School swap still up in the air


Education, Culture and Employment Minister Jackson Lafferty 2013 Yellowknife Photo courtesy of ECE

Education, Culture and Employment Minister Jackson Lafferty
Photo courtesy of ECE

A school swap in Hay River may yet be in the cards, but no decisions have been made, according to a statement released in December by the Department of Education, Culture and Employment.

As a father myself, I understand families must ensure their children have the best access to a full, quality education and that objective will not be compromised,” said Jackson Lafferty, the minister for the department, in the statement. “Discussions have been very preliminary to date and we are a long way from making final decisions.”

A potential plan to swap students between the French-language Ecole Boreale and the English-language Harry Camsell School buildings came to light in December, although a representative of the Hay River District Education Authority said at the time that negotiations had begun in early fall.

The GNWT proposed the move as a way to comply with a 2012 court ruling granting Ecole Boreale and Ecole Allain Saint-Cyr in Yellowknife more space – including gyms. The GNWT appealed the ruling and no construction has yet begun at either school.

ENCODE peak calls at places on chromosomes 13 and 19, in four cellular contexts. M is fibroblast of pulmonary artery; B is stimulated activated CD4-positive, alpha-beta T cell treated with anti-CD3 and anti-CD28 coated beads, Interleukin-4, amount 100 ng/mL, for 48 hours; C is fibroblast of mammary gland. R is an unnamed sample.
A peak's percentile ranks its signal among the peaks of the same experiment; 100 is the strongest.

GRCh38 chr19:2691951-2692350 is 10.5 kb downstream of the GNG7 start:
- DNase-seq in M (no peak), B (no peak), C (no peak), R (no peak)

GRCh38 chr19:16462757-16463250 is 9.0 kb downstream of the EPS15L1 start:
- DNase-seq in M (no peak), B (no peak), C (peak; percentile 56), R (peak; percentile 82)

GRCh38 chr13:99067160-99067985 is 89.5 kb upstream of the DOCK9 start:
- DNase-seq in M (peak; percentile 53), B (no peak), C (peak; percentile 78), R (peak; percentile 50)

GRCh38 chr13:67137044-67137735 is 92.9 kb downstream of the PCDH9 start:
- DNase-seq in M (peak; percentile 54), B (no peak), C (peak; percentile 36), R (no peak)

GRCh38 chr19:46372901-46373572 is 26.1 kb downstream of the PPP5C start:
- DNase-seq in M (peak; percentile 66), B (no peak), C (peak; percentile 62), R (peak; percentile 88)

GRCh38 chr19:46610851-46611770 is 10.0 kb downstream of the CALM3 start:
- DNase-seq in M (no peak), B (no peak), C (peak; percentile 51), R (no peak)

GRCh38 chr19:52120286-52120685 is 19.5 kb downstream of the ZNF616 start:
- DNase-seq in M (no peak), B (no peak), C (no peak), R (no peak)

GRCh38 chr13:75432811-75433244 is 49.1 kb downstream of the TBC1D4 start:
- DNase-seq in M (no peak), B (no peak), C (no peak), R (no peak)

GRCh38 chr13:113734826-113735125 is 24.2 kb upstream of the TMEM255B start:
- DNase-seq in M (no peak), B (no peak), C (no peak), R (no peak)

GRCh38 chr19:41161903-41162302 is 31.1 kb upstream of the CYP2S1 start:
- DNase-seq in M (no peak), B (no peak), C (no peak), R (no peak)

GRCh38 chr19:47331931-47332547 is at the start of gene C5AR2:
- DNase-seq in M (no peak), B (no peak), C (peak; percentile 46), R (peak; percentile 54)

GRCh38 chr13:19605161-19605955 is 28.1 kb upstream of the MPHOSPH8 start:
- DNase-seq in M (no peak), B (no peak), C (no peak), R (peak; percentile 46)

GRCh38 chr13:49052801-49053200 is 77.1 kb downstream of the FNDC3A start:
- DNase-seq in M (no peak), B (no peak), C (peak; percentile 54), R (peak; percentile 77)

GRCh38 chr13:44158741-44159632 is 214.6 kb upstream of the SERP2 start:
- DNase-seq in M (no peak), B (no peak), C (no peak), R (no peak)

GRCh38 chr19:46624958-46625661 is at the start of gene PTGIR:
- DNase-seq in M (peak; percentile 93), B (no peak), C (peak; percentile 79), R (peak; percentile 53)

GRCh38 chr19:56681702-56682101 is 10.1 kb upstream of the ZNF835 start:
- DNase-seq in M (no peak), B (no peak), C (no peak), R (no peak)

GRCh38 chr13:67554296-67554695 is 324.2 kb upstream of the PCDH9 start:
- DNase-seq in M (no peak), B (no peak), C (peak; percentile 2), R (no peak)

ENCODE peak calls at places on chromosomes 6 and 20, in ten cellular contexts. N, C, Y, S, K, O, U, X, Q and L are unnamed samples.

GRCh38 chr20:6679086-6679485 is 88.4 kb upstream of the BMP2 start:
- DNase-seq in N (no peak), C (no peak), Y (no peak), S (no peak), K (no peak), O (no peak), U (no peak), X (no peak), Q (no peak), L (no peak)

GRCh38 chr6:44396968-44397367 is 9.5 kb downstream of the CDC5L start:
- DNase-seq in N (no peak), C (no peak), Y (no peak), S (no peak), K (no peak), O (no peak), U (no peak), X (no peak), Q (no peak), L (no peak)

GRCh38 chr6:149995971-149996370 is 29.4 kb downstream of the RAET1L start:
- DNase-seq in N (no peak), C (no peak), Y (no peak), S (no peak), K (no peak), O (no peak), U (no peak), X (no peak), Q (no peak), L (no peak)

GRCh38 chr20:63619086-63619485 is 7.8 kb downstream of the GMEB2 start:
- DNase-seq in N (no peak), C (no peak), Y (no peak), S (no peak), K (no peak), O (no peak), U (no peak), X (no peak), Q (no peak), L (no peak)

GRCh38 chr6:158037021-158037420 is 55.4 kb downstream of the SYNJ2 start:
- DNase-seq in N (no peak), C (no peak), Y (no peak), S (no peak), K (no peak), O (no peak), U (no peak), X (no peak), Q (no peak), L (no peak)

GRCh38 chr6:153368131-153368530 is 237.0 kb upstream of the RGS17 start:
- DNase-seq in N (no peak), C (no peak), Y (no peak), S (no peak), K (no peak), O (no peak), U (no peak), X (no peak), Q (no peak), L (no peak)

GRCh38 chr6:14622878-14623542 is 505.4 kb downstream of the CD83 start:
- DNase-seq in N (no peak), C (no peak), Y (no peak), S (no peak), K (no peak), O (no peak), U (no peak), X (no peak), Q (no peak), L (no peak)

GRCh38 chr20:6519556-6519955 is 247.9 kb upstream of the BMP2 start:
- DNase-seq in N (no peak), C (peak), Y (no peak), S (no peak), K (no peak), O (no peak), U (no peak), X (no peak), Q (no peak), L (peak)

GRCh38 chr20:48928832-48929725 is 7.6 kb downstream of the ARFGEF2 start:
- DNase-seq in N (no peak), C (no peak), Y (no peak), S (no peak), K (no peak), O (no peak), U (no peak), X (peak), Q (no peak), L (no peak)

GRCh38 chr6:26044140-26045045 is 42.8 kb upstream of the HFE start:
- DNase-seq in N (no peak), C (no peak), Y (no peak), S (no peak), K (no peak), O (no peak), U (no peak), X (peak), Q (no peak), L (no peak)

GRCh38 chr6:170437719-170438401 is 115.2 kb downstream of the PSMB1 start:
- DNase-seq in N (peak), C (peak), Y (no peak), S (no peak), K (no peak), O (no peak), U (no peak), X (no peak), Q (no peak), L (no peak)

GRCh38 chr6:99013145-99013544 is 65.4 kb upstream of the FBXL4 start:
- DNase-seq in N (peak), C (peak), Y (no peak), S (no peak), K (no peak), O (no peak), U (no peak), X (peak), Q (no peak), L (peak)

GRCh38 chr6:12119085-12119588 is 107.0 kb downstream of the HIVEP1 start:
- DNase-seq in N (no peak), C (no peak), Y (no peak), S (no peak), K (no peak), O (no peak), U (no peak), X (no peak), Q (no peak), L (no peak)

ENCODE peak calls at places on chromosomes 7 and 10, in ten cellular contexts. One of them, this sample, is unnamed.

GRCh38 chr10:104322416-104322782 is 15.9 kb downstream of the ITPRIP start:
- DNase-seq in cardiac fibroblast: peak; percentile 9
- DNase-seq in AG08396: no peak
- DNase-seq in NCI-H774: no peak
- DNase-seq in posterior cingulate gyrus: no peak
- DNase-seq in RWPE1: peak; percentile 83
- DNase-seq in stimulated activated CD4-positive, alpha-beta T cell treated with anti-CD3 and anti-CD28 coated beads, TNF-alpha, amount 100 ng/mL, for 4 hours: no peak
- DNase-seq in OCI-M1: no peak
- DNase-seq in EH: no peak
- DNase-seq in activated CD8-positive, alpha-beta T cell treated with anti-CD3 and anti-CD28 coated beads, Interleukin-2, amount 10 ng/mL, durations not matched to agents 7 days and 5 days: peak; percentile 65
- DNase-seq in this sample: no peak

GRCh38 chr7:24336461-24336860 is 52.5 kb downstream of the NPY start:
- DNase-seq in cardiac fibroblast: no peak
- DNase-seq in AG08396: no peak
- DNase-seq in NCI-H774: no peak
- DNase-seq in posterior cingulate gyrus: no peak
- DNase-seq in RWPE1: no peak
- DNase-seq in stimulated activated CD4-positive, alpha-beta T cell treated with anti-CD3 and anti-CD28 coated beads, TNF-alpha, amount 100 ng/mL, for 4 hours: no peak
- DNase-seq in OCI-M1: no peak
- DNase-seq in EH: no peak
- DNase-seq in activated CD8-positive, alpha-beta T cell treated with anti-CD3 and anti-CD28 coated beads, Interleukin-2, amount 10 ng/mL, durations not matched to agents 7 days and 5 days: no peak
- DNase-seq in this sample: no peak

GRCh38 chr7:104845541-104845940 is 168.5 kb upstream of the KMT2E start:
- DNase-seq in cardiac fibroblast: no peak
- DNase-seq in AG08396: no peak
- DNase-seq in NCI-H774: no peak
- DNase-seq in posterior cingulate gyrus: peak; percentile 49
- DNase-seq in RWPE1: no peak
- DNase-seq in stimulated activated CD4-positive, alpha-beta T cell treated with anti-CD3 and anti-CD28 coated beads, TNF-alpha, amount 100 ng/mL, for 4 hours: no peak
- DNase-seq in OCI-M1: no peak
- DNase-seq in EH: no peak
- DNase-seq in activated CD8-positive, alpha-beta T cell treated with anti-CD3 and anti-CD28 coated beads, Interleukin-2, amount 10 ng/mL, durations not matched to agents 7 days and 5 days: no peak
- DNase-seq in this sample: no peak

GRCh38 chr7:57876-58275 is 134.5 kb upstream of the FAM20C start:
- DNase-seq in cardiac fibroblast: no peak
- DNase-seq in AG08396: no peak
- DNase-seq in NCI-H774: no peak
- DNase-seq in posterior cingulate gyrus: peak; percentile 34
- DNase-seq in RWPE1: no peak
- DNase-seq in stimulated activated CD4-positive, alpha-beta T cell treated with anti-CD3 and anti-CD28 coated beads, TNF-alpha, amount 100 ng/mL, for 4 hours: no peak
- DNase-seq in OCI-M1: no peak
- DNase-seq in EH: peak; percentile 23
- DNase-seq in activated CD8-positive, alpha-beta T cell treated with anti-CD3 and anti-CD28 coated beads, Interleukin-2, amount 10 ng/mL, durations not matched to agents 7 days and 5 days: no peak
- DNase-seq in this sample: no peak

According to the GNWT’s statement, the appeal is set for March 2014, and the schools have been sharing gym space at other schools in the meantime.

The GNWT claims the options brought up in “exploratory discussions” included new construction, renovation, schools sharing facilities and exchanging schools between the South Slave Divisional Education Council and the Commission Scolaire Francophone (CSF).

The partners discussed GNWT proposals which could meet the requirements of the court order and use the existing schools more efficiently in both communities,” the statement reads.

Lafferty was also quoted in the statement as saying that providing children with the best education possible continues to be a priority.

Successfully meeting that commitment means working with all our partners to identify the right approaches to delivering high-quality educational opportunities to our children and youth that respect their needs and rights while making the best use of existing educational facilities and ensuring good management of taxpayer money,” he said.

Suzette Montreuil, president of the CSF, said the groups involved have yet to come to an official decision.

If there were to be an arrangement, it would first be brought to the parents of students at Ecole Boreale,” she told The Hub.

-Sarah Ladik